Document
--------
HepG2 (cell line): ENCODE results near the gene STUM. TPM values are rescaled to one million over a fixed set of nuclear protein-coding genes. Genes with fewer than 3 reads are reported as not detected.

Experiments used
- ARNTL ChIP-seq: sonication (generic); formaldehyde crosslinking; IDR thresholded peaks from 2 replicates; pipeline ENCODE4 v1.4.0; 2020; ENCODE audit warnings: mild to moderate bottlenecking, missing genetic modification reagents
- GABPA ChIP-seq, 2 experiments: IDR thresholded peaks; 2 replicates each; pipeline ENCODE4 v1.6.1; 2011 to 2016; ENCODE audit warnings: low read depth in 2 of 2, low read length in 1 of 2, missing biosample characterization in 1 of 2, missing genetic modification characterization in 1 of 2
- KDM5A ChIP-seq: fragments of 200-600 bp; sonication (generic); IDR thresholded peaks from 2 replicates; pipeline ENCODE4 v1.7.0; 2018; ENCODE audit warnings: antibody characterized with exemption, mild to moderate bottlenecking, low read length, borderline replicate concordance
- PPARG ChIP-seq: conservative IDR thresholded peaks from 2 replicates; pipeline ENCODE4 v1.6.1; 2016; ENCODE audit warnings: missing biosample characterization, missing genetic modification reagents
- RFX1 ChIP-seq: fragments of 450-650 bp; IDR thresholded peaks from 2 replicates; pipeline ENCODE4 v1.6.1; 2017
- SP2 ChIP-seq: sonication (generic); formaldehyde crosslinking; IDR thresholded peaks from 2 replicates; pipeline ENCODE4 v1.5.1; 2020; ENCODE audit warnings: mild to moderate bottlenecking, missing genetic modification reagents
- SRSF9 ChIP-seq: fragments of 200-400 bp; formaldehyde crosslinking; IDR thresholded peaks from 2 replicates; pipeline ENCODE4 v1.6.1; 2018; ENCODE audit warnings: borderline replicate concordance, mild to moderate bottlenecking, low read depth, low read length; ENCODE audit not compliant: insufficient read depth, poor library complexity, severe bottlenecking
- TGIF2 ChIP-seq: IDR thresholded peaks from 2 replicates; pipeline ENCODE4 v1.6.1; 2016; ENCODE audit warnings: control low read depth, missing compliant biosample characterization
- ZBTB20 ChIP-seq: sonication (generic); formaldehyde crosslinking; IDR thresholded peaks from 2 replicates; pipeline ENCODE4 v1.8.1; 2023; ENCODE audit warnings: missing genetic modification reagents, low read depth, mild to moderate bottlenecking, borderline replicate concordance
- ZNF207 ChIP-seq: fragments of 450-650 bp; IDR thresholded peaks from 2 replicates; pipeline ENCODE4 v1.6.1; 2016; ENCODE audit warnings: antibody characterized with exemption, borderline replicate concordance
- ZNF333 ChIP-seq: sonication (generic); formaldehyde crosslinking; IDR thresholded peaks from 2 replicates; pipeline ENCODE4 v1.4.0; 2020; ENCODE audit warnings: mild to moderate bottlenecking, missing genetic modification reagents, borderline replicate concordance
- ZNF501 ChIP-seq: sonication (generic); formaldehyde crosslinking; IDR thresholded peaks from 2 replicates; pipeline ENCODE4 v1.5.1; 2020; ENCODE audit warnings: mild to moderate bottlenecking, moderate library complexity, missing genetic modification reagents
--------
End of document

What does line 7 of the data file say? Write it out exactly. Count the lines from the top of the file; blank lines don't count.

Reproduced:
- RFX1 ChIP-seq: fragments of 450-650 bp; IDR thresholded peaks from 2 replicates; pipeline ENCODE4 v1.6.1; 2017